cooking healthy vegetable dishes
leek and lettuce on a chopping board

The 2015 Dietary Guidelines have just been released and getting more progressive every year. However, media people are likely to get confused with the mandate to lower cholesterol intake, since it is contradicted by some of the recommendations therein. For example:

1. The guidelines give one whole page of various dairy products (rich in cholesterol) as the primary source of calcium (without mention of plants such as cooked cabbage ~ 150 mg in one cup).

2. Likewise, improving Vitamin D levels is addressed with a whole page of various animal meats (rich in cholesterol), without mention of our main source - sun exposure.

3. All this not withstanding, the report concludes that teens are eating too much protein (i.e. meat and cheese). Ha!

4. It is frustrating that the Glossary definition for protein draws from a prevailing nineteenth century mentality, which links protein to animal cells, disregarding the fact that plants are the source of protein for the largest herbivores on the planet. 

The influence of industry is relentless and vigilance is crucial

SNAP Could Fight Childhood Obesity with Fruits and Vegetables - January 2018

By Ana M. Negrón, M.D.

How could the government help millions of children living in poverty from becoming obese? According to a new study in JAMA Pediatrics the government could do this by modeling its Supplemental Nutrition Assistance Program (SNAP) on the 2009 revised Women, Infants, and Children (WIC). The study found that with the new WIC benefits, which promote fruits, vegetables, and whole grains the number of severely obese children declined.

As a family physician, who has spent decades working with low income patients in the Philadelphia area, I know that adopting such changes would benefit children—who make up nearly half of SNAP participants nationwide—and all of Pennsylvania’s more than 1.8 million participants no matter their age. Childhood obesity often persists into adulthood carrying the risk for many chronic and expensive diseases.

The Dietary Guidelines for Americans and both emphasize fruits, vegetables, and grains, but SNAP isn’t currently set up to ensure that children get enough of these wholesome foods.

SNAP—managed by the U.S. Department of Agriculture—reimburses retailers for selling the very foods that the USDA in the Dietary Guidelines tells Americans to avoid: soft drinks, candy, cookies, snack crackers, bakery cakes, and ice cream. It also pays for other food items on the Dietary Guidelines list-to-avoid, such as cheese and deli meats. A recent Harvard study of a supermarket chain found SNAP spending to be higher on unhealthy foods than on fruits and vegetables.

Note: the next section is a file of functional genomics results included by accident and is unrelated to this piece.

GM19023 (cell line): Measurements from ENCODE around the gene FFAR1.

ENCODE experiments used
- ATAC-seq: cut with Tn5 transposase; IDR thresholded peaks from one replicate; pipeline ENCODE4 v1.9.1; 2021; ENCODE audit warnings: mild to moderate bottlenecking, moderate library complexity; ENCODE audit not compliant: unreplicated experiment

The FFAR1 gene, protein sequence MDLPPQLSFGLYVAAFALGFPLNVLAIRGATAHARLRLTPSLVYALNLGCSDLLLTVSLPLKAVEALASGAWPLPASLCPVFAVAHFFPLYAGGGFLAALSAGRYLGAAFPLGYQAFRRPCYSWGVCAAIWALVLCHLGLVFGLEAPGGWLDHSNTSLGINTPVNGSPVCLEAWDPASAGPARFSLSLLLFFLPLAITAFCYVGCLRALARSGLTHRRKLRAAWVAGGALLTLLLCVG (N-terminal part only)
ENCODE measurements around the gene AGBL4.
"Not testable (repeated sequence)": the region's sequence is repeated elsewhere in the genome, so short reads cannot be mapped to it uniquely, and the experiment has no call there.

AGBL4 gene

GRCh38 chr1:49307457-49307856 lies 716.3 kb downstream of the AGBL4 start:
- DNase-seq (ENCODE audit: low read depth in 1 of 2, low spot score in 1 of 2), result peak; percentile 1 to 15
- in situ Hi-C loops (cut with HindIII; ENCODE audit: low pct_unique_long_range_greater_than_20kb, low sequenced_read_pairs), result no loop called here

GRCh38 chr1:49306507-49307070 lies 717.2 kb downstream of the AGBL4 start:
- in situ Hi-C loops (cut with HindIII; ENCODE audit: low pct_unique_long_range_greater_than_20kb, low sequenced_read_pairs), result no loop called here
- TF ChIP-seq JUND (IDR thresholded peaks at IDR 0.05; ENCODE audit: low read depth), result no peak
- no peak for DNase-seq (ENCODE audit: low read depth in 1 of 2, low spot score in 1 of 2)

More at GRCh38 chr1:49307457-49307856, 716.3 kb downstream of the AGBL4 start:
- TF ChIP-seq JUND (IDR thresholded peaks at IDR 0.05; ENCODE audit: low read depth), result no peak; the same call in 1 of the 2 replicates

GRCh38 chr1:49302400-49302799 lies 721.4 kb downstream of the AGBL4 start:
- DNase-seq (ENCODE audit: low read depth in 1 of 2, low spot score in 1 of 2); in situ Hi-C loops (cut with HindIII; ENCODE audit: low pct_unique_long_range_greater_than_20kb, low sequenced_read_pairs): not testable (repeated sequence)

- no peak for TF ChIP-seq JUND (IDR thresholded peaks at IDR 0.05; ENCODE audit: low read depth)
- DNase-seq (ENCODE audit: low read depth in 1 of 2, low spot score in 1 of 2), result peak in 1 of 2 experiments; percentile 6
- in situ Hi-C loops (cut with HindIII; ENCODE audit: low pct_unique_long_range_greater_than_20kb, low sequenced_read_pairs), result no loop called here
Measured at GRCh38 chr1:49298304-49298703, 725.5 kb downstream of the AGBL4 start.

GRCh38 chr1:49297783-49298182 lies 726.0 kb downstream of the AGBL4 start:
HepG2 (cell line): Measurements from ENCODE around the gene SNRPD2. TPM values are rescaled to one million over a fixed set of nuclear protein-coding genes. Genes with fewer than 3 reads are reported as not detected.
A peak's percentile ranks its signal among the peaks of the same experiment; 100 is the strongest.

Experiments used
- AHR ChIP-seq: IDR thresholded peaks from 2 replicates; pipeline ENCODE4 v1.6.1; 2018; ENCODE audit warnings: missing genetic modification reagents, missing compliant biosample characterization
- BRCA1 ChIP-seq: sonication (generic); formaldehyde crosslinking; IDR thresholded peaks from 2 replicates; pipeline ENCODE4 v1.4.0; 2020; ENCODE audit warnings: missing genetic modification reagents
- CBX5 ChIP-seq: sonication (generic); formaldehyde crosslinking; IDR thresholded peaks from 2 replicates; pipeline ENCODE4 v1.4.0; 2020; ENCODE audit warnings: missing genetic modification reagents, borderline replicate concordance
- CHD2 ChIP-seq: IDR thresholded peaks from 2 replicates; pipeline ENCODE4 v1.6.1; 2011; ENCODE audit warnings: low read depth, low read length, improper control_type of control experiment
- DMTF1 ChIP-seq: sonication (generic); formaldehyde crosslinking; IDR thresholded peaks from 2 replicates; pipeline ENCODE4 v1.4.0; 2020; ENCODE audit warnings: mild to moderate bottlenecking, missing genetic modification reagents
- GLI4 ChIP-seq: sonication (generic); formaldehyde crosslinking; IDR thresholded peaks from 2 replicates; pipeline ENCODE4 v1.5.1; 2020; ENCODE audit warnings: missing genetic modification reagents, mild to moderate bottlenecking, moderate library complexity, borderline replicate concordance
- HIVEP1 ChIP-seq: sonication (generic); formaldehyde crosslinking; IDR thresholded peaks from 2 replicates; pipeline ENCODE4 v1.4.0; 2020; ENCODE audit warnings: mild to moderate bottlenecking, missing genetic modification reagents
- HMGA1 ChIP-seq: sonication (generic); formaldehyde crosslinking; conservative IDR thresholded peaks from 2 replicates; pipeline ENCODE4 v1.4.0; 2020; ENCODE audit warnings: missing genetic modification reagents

Cheap processed and animal based foods readily available on SNAP predispose participating children to the nation’s deadliest chronic disease epidemics as they reach adulthood. Forty-four percent of adult SNAP participants are obese, versus thirty-three percent for nonparticipants at the same income level. SNAP participants are at greater risk of death from diabetes and heart disease than nonparticipants. Economically disadvantaged Americans also have 70 percent higher incidence of diabetes and 19 percent higher incidence of hypertension, compared with more affluent Americans.

To help address this problem, the American Medical Association passed a resolution earlier this year calling on the USDA to support SNAP initiatives to incentivize healthful foods while curbing sugar-sweetened beverages (SSBs) and other unhealthful foods.

A more WIC-like SNAP would ensure that all participants get healthier foods. Doctors and dietitians from the Physicians Committee for Responsible Medicine recommend in the American Journal of Preventive Medicine A Proposal for Improvements in the Supplemental Nutrition Assistance Program. The “Healthy Staples” program calls on “the economic power of SNAP to end food deserts” by reimbursing retailers who stock grains, vegetables, beans, fruits, and basic multiple vitamins and curtailing the economic rationale for stocking less nutritious foods.

The authors found that participants choosing solely from the “Healthy Staples” plan would likely get more than twice the fiber, iron, vitamin E, and folate; almost twice the potassium, calcium, and magnesium; almost 40 percent more vitamin D; and more than five times more beta-carotene than those following a typical American diet—all beneficial and suggested nutrients for a healthful diet. A “Healthy Staples” participant would also consume 65 percent less fat with 85 percent less saturated fat, and the daily cholesterol consumption reduced to essentially zero.

By modeling SNAP on “Healthy Staples,” the USDA could help participants of all ages fight obesity, heart disease, and diabetes, despite their economic status.

Ana M. Negrón, M.D. is a family physician in the Philadelphia area and author of Nourishing the Body and Recovering Health published by Sunstone Press.